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Exclusive: Wisconsin Police Chief uses his office to harass patriot groups

On Friday, Town of Campbell Police Chief Tim Kelemen pleaded "no contest" to "a charge that he signed a local tea party leader up on gay dating, pornography and federal health care websites," as reported at the Seattle Times. The town board placed Kelemen on paid leave, and he was charged with "one misdemeanor count of unlawful use of a computerized communication system."

Little boy looks at officer who gave his father a citation
YouTube Screenshot [hard2catchme]

In an exclusive interview with the Examiner, James Neighbors, founder of the patriot group "Overpasses for America," said, "[T]he fact he was only charged with a misdemeanor is a travesty of justice."

It all started in August, when Chadwick Hawkins, the town Clerk/Treasurer called 911 to report "rioters" on the overpass (click on video to listen).

In October, Police Chief Kelemen "persuaded" the local town board in the Town of Campbell, Wisconsin to impose an ordinance banning the display of "sign, flags, banners, pennants, streamers, balloons or any other similar item" within 100 feet of a pedestrian overpass and walkway in October for "safety" purposes.

At the time, James Neighbors said that the ordinance was "blatantly unconstitutional." His group, along with the local Tea Party, vowed to fight the ordinance which was directed at their groups. Members of the patriot groups went to town board meetings in the effort to make a case against the unlawful rule, which violated their First Amendment rights.

In December, in frigid temperatures, the groups defied the ordinance, and four of the protesters were given citations, as reported at Tavern Keepers. One man, pictured, was given a citation after bringing a homemade cross onto the overpass while his son watched in disbelief.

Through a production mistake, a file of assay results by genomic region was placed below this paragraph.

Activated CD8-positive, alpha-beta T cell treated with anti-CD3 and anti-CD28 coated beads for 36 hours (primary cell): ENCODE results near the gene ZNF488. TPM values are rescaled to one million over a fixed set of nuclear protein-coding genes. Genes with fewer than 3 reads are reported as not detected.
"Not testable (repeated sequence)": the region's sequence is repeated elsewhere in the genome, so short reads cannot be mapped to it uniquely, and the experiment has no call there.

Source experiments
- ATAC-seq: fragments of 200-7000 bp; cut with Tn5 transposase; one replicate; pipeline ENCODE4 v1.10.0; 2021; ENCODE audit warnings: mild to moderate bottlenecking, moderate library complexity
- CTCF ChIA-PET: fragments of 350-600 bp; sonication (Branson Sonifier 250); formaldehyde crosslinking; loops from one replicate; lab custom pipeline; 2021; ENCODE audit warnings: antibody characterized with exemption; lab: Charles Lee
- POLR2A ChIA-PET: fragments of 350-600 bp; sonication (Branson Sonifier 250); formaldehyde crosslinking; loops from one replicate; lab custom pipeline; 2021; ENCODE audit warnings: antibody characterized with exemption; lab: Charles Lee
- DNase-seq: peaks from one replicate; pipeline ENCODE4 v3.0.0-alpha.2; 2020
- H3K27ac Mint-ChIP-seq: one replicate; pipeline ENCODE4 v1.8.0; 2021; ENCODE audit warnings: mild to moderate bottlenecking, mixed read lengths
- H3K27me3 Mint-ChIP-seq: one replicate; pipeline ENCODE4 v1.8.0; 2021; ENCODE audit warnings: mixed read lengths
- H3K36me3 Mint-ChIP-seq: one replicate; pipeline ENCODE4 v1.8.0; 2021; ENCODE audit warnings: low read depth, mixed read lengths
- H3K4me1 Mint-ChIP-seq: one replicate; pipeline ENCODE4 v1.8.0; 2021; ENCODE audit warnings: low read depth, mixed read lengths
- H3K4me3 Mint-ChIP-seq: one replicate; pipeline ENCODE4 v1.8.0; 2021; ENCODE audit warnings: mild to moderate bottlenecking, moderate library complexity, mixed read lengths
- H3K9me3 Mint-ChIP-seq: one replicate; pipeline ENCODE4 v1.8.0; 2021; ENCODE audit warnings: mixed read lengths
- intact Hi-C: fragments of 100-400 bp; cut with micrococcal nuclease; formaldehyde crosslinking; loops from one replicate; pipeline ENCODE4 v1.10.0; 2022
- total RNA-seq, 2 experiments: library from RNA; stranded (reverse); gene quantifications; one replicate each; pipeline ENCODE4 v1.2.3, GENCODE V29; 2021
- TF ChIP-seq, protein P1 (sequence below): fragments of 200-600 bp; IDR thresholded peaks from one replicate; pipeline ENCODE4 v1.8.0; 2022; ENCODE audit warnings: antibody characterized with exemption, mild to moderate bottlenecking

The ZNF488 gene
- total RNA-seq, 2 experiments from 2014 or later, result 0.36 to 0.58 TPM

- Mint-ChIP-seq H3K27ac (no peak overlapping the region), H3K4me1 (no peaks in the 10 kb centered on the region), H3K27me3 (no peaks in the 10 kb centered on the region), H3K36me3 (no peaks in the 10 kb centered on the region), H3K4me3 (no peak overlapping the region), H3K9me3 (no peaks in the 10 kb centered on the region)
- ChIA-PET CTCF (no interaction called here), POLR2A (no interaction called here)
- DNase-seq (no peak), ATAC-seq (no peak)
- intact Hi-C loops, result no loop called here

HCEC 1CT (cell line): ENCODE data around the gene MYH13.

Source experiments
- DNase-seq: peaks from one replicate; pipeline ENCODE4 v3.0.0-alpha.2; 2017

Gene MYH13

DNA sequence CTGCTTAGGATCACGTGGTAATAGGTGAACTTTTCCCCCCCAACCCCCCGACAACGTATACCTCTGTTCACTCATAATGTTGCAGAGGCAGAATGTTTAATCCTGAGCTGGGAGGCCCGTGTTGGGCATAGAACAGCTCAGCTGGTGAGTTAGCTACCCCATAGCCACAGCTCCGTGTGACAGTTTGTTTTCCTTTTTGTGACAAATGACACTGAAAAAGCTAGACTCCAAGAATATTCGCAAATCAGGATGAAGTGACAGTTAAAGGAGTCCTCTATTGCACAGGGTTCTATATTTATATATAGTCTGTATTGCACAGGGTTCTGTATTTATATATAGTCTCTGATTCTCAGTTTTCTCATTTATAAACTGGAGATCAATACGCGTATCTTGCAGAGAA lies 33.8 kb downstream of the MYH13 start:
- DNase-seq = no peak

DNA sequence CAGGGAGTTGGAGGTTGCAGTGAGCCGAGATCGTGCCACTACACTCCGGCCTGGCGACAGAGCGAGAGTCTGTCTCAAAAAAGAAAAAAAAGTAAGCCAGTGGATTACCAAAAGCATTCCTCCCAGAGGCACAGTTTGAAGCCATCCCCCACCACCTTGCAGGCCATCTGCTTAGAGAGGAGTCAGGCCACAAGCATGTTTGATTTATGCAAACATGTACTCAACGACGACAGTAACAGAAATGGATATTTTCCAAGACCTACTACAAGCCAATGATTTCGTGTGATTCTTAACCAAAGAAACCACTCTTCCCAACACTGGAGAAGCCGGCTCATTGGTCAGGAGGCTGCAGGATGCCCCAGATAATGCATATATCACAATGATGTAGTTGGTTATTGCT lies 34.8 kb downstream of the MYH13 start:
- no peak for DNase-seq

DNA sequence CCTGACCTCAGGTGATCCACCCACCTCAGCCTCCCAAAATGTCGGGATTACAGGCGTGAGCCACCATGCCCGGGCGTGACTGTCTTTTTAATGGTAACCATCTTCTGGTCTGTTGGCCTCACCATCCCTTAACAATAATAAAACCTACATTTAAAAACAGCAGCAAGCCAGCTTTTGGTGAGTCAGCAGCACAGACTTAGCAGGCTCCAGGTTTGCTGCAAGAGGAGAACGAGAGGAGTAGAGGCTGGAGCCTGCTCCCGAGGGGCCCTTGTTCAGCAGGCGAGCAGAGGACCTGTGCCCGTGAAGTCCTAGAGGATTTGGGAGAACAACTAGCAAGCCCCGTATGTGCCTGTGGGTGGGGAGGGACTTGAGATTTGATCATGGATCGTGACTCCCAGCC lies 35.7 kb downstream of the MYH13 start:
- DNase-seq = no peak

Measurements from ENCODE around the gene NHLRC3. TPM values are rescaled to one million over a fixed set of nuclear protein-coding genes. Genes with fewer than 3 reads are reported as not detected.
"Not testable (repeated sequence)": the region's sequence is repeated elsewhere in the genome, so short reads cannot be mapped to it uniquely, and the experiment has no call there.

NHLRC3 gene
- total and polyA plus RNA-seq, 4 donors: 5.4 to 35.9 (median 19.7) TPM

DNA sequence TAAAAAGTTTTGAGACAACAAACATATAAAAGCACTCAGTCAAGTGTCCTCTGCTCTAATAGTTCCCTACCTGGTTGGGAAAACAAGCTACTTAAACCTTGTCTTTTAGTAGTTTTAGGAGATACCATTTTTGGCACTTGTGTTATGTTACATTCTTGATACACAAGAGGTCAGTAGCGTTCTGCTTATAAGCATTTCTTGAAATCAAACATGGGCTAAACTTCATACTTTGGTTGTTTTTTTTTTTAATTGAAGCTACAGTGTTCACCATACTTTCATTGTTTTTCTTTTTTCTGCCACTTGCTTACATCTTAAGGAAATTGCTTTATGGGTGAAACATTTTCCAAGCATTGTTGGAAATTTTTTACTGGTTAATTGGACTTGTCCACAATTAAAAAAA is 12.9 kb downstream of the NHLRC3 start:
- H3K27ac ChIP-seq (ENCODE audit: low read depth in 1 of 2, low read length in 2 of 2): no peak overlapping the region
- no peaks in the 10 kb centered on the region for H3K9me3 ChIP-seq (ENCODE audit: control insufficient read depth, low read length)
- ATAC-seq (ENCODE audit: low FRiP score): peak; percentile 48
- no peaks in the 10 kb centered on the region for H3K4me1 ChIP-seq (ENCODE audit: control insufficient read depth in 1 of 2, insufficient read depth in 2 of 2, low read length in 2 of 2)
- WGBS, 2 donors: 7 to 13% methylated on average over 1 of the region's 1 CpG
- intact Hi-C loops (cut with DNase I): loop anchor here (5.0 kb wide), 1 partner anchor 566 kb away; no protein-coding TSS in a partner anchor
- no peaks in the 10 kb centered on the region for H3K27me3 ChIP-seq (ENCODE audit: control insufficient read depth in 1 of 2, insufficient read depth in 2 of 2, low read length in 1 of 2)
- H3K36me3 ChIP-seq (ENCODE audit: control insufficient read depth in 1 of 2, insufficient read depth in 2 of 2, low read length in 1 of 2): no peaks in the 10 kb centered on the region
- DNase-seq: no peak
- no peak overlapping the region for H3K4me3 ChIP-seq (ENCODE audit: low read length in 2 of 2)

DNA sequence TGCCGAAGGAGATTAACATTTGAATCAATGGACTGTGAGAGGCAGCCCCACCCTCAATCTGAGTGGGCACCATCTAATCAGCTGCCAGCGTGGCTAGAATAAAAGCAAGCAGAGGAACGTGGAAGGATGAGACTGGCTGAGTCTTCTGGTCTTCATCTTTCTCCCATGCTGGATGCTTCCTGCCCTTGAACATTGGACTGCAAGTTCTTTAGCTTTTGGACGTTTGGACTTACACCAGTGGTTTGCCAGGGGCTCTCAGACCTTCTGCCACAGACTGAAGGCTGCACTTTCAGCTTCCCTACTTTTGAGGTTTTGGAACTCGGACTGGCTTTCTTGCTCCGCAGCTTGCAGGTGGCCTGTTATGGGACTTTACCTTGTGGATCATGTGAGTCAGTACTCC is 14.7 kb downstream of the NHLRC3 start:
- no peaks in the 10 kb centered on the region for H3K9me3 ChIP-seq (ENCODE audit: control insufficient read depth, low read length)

An Overpasses group leader for the La Crosse, WI area, as well as one of the four state leaders, Jerry Miller, told the Examiner that this ordinance must be challenged, saying, "...if we allow small local government to get away with something like this, then it can spread to other towns/cities like a cancer."

After numerous requests to rescind the ordinance, the Tea Party finally filed a federal lawsuit, which is still pending. The Thomas More Society is representing them. Interestingly, Neighbors said that the town "fired the law firm that wrote the ordinance for them, and hired a different law firm that is now defending them in the lawsuit."

Greg Luce of the La Crosse Tea Party (and the man Police Chief Tim Kelemen targeted online), told the Examiner, "We have to fight for our rights as free men if we want to keep them. There are always going to be authoritarians in government that would like to silence and control us."

James Neighbors continued to question the Town of Campbell for leaving Kelemen in his position as a police chief. He said, "[T]he fact that the Town Council has left him in his position only shows their utter disdain for justice and their lust for control of their citizens by strong arm bully tactics." He continued,

"Every last Town Council member that supports the Chief of Police in Campbell needs to be voted out of office."

Kelemen is evidently not a fan of the Tea Party or the Overpasses for America groups. If it was not for the dedication of leaders like Greg Luce, it is likely that this story would never have seen the light of day.

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